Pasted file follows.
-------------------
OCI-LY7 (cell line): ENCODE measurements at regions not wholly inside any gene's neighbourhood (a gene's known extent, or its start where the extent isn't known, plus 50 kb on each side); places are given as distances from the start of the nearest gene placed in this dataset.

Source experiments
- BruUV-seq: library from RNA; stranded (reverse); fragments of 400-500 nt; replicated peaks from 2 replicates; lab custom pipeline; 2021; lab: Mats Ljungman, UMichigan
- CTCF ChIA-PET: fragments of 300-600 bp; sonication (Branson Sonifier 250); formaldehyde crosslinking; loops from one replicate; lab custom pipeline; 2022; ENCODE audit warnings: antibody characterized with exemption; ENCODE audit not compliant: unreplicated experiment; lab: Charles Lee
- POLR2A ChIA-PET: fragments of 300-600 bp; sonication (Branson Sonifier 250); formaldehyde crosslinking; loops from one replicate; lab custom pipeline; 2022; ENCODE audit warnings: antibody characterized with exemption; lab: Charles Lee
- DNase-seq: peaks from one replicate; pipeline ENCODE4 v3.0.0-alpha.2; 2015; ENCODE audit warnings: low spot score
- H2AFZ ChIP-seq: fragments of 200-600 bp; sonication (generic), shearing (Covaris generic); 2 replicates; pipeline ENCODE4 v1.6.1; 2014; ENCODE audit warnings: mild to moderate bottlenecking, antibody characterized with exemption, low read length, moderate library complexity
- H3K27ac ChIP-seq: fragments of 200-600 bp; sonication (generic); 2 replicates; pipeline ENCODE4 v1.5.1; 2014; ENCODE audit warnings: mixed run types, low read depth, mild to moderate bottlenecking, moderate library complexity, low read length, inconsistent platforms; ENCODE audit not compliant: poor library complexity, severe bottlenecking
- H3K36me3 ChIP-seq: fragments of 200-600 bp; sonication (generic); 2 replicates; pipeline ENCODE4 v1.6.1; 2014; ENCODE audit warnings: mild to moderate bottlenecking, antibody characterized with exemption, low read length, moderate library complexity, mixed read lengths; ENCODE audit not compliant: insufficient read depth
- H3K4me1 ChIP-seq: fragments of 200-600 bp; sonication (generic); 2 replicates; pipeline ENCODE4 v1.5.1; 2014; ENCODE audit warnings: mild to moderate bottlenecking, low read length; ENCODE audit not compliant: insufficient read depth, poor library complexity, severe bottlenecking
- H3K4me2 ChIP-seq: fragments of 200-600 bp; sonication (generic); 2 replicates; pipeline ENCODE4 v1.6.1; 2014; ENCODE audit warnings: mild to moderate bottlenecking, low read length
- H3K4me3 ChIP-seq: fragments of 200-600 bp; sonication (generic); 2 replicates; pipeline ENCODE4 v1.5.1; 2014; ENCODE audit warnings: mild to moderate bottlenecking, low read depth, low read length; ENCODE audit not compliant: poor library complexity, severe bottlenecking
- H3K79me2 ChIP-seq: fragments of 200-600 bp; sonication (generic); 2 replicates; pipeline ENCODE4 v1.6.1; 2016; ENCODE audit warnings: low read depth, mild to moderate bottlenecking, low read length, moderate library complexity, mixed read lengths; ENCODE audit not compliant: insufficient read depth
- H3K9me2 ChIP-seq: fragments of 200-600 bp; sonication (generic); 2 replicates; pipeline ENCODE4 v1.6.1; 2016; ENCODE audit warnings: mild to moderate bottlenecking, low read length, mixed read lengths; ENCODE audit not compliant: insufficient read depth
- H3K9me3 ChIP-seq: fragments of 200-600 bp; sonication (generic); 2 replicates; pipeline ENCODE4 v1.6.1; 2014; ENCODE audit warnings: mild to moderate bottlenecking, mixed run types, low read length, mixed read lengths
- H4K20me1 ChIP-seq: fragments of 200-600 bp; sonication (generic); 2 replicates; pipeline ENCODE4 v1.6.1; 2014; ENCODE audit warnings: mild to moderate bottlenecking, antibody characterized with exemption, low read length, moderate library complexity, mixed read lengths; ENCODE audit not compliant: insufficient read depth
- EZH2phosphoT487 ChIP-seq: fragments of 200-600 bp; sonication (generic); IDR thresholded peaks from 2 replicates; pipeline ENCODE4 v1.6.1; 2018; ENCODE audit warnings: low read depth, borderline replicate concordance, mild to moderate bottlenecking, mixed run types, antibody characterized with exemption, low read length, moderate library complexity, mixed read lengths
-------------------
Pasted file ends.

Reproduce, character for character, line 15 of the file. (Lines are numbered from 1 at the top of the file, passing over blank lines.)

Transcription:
- H3K9me3 ChIP-seq: fragments of 200-600 bp; sonication (generic); 2 replicates; pipeline ENCODE4 v1.6.1; 2014; ENCODE audit warnings: mild to moderate bottlenecking, mixed run types, low read length, mixed read lengths